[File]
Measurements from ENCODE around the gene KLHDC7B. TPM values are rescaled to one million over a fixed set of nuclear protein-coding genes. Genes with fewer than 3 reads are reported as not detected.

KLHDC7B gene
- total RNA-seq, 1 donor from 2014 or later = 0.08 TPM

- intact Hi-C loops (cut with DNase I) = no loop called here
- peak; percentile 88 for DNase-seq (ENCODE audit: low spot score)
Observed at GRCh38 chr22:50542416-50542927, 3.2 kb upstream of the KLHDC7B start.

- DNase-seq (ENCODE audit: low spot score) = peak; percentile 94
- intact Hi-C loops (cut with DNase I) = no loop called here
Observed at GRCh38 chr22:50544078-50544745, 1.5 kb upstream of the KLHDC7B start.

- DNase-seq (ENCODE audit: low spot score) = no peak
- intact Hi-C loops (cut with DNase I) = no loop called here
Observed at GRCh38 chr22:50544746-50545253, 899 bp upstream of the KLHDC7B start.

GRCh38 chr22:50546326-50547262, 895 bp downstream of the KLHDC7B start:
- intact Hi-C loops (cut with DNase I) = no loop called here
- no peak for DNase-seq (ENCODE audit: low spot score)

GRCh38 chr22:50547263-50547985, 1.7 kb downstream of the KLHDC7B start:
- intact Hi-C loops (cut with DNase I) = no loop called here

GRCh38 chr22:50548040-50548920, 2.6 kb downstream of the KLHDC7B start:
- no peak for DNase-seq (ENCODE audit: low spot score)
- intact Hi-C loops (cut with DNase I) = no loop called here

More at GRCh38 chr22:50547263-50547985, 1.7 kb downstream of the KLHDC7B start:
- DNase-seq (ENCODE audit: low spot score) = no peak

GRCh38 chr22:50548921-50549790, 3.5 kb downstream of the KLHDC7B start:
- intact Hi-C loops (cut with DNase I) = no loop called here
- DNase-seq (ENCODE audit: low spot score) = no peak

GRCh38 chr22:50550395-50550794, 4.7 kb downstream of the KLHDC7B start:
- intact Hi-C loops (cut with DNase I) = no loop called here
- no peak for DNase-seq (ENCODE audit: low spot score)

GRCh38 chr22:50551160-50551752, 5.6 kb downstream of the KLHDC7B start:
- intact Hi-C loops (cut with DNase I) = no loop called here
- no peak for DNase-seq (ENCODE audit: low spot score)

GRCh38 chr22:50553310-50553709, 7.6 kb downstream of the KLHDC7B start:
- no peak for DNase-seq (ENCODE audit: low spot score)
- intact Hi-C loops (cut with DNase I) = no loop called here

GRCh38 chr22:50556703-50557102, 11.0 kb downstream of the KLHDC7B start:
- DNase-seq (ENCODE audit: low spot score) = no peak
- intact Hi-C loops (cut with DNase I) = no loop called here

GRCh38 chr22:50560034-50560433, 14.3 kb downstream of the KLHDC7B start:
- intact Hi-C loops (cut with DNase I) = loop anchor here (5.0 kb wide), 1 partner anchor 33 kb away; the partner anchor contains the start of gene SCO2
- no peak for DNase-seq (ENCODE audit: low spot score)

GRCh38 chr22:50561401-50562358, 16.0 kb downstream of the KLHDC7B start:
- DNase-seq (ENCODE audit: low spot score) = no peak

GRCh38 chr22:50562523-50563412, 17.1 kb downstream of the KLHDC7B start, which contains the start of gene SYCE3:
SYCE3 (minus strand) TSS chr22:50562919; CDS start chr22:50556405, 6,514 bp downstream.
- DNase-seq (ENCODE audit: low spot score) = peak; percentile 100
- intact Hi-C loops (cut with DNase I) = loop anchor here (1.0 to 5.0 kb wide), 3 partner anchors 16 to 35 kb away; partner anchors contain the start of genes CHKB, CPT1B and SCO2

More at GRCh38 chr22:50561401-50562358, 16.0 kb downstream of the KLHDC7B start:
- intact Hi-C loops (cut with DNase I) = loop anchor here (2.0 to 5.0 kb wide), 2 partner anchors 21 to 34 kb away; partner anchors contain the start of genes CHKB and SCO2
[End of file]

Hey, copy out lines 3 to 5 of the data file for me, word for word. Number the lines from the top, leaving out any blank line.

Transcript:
- total RNA-seq, 1 donor from 2014 or later = 0.08 TPM

- intact Hi-C loops (cut with DNase I) = no loop called here
- peak; percentile 88 for DNase-seq (ENCODE audit: low spot score)